A woman set apart for church work by a bishop.
A woman chosen as a helper in church work, as among the Congregationalists.
a woman deacon
a lay woman, married or single, who serves the Church in a variety of ways
a lay woman who is a professionally trained person who has been led by the Holy Spirit to devote her life to Christlike service under the authority of the Church
a Lutheran woman, formed in community, educated in Lutheran theology, consecrated to serve people in church and society
a person who is committed to Christ and commissioned by the bishop of the regional Conference
a woman serving Christ and His church, who is free from all other duties, desires to devote her time and effort to the service of the Lord in ministering to suffering humanity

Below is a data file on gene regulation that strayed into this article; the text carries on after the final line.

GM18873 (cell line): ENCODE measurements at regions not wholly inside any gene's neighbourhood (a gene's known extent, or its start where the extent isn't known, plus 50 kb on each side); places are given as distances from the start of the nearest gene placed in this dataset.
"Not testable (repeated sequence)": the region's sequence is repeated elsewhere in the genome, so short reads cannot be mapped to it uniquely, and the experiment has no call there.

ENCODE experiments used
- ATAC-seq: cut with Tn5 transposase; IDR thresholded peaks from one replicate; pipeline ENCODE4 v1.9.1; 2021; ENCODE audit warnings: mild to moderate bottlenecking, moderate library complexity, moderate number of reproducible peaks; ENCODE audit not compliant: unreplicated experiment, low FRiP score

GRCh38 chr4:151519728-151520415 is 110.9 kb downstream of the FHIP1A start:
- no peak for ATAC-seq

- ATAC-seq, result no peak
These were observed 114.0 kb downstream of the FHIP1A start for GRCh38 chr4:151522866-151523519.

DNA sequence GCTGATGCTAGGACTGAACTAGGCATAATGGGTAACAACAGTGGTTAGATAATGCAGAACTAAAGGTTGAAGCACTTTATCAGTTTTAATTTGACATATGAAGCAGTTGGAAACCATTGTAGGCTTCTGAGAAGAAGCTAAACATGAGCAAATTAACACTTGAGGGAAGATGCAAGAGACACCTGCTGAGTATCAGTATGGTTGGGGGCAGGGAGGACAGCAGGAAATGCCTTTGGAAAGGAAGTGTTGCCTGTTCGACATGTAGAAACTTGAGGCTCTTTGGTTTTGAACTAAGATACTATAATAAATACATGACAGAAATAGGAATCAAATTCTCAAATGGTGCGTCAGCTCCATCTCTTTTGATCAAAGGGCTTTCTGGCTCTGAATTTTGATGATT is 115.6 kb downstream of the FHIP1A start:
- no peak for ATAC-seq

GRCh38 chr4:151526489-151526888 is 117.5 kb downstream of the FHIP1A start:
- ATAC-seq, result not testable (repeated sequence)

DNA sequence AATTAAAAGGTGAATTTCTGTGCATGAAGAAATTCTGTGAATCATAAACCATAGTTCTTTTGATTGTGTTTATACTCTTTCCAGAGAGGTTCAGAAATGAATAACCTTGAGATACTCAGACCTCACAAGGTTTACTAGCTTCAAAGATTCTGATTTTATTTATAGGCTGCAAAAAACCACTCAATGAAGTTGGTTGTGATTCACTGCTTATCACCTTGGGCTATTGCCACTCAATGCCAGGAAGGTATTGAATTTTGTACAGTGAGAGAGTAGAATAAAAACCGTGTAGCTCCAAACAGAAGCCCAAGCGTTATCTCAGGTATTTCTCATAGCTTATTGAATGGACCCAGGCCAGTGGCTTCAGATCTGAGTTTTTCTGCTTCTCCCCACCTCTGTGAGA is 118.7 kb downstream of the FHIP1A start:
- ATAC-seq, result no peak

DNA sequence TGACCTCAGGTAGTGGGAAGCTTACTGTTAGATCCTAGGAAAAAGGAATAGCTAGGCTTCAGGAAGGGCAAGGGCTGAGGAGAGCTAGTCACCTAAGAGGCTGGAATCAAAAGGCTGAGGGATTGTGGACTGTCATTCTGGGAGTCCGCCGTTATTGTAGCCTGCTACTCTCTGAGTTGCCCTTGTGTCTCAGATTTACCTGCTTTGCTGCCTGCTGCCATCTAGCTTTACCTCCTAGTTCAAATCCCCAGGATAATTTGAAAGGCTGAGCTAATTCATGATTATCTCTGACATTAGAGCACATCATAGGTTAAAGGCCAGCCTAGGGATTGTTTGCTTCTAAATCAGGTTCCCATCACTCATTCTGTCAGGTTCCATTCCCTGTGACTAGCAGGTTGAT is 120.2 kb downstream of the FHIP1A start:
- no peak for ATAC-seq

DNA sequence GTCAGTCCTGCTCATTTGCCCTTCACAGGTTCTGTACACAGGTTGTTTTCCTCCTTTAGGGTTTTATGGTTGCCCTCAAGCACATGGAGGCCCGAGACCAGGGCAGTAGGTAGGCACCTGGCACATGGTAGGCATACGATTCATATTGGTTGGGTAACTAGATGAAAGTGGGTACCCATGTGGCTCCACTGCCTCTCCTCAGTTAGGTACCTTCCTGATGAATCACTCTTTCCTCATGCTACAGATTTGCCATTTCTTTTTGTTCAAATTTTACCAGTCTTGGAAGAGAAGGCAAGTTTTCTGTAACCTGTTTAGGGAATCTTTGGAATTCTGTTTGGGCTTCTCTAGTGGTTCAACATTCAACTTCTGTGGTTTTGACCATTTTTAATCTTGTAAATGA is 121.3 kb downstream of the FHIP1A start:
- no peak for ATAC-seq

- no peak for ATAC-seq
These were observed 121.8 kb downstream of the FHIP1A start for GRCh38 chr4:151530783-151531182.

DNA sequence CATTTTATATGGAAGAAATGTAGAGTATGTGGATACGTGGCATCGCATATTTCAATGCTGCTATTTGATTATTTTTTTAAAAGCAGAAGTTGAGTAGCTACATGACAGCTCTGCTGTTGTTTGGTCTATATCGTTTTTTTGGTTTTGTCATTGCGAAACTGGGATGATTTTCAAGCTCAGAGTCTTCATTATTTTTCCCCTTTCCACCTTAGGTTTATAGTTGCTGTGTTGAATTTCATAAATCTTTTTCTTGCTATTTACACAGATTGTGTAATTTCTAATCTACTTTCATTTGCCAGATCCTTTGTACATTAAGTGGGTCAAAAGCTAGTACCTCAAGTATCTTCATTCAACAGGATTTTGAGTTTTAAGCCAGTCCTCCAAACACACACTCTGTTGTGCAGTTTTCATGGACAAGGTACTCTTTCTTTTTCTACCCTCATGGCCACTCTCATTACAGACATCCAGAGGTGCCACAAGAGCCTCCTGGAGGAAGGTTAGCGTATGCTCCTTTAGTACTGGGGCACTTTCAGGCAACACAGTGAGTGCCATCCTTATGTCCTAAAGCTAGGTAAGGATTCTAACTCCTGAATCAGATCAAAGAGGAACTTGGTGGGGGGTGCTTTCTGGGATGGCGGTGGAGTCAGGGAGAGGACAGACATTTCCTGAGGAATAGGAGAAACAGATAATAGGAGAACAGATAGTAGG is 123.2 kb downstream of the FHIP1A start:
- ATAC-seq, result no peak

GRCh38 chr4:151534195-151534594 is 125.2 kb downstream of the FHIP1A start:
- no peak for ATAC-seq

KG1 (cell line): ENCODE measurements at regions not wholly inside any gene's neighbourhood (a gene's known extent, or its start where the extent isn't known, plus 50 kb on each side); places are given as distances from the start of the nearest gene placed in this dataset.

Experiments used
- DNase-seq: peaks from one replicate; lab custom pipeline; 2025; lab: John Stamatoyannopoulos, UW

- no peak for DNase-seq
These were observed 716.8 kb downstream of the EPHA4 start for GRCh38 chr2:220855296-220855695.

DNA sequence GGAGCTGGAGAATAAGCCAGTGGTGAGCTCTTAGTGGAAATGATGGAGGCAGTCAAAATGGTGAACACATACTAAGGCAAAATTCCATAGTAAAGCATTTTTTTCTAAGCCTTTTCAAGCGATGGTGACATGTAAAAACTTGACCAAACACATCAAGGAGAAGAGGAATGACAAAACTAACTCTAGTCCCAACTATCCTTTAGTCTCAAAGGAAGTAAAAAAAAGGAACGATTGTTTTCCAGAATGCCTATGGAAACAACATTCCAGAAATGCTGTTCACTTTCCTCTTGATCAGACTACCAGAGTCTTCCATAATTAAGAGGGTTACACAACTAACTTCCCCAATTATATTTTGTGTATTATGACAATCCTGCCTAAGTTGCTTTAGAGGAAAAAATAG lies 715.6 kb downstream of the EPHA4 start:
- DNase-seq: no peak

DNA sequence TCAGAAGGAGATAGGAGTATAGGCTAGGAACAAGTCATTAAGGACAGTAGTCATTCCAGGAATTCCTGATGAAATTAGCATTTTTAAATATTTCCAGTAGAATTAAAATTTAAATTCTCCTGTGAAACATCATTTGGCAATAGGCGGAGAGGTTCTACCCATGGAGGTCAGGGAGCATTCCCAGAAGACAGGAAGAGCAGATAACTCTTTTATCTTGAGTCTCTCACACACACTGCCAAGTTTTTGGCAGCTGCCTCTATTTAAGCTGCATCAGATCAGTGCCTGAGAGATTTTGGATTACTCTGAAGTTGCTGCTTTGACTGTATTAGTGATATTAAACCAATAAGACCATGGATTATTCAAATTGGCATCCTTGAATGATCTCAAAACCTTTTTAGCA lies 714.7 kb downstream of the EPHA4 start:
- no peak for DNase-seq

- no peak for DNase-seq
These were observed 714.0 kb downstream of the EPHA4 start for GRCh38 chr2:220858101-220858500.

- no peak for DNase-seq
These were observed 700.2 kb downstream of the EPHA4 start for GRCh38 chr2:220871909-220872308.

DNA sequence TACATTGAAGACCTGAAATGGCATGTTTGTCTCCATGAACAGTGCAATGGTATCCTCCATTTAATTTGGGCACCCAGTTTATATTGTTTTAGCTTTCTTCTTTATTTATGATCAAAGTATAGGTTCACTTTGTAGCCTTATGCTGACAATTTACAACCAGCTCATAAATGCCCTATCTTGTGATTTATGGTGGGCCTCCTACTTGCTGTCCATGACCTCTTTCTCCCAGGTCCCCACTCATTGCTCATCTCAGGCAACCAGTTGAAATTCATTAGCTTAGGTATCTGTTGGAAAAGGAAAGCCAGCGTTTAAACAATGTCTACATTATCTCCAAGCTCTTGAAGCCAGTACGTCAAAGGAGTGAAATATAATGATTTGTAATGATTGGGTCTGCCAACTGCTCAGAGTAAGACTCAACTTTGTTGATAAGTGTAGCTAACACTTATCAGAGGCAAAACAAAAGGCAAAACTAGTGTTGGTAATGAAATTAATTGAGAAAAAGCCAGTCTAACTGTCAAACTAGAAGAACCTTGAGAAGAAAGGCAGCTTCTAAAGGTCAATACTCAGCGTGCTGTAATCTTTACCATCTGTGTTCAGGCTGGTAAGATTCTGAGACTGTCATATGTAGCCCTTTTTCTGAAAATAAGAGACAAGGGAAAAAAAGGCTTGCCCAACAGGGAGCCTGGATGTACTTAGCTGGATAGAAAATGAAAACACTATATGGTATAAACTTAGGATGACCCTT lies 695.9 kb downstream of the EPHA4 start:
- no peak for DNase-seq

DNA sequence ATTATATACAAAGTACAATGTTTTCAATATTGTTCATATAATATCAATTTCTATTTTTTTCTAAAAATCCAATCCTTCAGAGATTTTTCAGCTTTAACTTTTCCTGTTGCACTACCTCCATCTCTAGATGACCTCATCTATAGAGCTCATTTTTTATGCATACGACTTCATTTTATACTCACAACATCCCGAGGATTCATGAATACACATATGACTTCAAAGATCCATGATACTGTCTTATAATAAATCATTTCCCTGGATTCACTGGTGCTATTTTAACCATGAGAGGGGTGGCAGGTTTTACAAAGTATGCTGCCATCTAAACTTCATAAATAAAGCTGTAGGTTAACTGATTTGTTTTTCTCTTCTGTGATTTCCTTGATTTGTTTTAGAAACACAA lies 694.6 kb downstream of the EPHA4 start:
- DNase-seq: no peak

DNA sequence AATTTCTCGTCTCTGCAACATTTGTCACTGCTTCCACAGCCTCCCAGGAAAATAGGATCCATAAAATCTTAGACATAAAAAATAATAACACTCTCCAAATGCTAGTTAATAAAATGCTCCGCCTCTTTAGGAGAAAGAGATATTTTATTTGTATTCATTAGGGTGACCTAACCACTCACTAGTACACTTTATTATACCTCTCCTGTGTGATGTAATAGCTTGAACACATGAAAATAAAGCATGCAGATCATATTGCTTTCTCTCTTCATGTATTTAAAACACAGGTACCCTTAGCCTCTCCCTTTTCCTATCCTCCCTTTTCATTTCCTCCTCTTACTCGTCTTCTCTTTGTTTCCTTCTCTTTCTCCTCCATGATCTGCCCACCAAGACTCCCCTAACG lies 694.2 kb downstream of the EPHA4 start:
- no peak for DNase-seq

a woman chosen to assist in the church ministry; specifically : one in a Protestant order.(Merriman-Webster Dict.).A deaconess school, such as Ewart, offered training and opportunities for women who wished to make Church work their vocation. In the early days, deaconesses worked as social workers and evangelists in slum areas "often appointed to tasks for which it did not seem economically feasible to use men." (Grant, 58) See Alison Kemper's essay "Deaconess as Urban Missionary and Ideal Woman" in Canadian Protestant and Catholic Missions
Deaconess (and also deacon) comes from a Greek word diakonos (Î´Î¹Î±ÎºÎ¿Î½Î¿Ï‚). This Greek word means a servant or helper and occurs frequently in the Christian New Testament of the Bible and is sometimes applied to Christ himself.